As Russia’s surging coronavirus infections have turned it into a global epidemic hotspot second only to the US, one thing puzzles health experts: Why is it reporting so few deaths?
Russian officials say 2,305 people have died so far from COVID-19 out of 252,245 confirmed cases since the epidemic erupted.
Russia’s total cases on Tuesday overtook those of Spain, which has reported close to 27,000 deaths, after passing the UK and Italy, which have more than 13 times the Russian level of fatalities.
The World Health Organization said it’s in talks with Russia about the country’s statistics for coronavirus deaths, which at 0.9 percent is far below the global average and the lowest among nations with the highest numbers of infections.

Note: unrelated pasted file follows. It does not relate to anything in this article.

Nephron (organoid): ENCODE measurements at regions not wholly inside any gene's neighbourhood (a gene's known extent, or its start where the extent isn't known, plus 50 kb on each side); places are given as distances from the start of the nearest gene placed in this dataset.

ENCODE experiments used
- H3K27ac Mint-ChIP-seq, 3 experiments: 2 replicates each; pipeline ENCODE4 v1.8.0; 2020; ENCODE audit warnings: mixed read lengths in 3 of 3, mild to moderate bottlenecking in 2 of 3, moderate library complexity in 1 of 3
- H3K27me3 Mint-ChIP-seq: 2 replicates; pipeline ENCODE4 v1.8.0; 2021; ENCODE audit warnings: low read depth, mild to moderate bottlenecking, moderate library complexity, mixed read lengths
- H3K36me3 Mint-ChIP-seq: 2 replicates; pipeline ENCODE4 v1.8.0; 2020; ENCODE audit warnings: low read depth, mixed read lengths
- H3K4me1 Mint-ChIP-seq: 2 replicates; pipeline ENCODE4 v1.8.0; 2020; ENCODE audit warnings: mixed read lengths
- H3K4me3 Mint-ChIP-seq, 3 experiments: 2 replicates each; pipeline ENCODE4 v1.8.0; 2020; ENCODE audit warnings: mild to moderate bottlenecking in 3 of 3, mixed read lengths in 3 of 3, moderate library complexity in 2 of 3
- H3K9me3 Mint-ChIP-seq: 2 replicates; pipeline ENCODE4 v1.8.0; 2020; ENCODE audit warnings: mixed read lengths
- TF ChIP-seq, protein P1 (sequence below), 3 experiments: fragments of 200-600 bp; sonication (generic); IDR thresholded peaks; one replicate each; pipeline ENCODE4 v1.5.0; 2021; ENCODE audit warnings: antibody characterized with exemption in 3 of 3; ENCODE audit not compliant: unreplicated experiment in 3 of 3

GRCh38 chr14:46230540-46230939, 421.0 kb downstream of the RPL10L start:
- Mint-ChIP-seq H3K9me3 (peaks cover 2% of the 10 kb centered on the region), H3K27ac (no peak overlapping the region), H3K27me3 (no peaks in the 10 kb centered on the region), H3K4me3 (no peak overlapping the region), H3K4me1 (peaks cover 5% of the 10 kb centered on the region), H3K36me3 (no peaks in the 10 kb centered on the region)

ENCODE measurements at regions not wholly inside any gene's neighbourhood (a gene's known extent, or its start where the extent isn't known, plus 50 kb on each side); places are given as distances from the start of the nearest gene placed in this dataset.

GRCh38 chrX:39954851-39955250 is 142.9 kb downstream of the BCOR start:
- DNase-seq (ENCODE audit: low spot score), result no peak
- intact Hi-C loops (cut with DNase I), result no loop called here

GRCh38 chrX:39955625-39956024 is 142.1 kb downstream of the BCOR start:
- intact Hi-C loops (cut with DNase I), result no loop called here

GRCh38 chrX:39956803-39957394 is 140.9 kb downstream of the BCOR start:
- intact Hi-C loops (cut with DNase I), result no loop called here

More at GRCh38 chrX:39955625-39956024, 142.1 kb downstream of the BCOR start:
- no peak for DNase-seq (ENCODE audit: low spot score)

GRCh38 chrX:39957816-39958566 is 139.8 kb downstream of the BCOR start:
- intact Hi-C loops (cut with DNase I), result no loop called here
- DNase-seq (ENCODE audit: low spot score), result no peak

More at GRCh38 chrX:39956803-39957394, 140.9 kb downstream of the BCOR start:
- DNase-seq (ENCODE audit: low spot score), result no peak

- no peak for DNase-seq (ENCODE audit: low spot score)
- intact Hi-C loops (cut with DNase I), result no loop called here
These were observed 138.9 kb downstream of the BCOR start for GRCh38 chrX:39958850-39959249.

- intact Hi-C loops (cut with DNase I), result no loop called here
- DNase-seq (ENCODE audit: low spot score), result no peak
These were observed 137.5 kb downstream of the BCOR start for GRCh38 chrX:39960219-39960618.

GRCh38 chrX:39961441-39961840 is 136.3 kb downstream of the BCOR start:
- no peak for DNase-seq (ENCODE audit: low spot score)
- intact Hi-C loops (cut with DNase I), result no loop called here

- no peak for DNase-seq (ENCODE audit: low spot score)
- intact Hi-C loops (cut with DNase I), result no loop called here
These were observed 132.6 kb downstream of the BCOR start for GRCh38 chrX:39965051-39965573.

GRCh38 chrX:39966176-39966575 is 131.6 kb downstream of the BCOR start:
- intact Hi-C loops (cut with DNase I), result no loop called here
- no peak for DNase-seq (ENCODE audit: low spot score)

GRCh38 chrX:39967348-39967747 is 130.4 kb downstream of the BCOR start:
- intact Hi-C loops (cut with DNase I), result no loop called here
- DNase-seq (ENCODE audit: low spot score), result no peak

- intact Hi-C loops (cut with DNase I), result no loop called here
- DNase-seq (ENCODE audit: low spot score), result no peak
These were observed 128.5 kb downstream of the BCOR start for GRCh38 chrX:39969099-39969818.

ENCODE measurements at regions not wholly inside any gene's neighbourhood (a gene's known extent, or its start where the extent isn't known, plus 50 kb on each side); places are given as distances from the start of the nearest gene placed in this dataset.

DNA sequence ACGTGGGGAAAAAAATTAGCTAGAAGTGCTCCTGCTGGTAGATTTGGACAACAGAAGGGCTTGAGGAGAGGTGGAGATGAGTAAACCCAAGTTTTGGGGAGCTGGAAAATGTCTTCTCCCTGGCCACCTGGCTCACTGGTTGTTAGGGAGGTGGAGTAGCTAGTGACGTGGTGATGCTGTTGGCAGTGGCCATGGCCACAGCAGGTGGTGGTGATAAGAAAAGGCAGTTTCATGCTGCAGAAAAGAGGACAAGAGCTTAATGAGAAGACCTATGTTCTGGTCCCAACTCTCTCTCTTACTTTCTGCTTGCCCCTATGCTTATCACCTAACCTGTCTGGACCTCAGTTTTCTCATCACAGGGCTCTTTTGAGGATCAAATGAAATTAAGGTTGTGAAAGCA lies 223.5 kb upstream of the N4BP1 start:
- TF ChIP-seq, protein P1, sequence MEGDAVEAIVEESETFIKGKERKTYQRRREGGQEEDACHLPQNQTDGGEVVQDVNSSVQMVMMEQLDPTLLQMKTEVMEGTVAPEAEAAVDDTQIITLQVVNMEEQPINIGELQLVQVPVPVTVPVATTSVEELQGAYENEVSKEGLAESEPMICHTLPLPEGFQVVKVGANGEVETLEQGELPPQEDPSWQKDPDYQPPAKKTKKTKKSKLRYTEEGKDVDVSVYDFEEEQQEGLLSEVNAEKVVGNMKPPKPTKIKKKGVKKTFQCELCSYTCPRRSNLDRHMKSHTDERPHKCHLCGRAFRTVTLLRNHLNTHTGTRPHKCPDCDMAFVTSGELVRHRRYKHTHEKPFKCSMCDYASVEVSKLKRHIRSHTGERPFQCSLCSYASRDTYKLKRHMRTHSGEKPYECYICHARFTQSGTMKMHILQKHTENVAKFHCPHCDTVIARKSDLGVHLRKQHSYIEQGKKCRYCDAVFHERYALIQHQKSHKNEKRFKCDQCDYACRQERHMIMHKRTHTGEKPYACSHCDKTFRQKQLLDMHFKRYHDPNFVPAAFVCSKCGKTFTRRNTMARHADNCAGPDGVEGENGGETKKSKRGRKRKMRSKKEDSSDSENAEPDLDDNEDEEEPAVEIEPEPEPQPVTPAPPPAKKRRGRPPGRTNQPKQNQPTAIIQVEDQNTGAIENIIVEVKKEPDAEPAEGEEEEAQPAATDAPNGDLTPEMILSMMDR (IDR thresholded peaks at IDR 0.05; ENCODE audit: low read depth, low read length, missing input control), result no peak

“We as the WHO are closely discussing this with the Russian authorities, Melita Vujnovic, the organization’s chief representative in Russia,” said in a phone interview last week. “They are looking at the entire mortality to see if something has been missed.” Vujnovic told Russian state TV on Wednesday she doesn’t believe the authorities are deliberately downplaying the mortality rate but a “re-calculation of the death toll may happen. The Health Ministry didn’t respond to requests for comment for this article.
The Geneva-based agency of the United Nations issued guidelines in mid-April asking countries to register fatalities linked to COVID-19 “where the disease caused, or is assumed to have caused, or contributed to death. Data from four Russian regions, though, suggest deaths may be far higher when cases are counted in which patients diagnosed with the illness died of other conditions such as liver or heart failure.”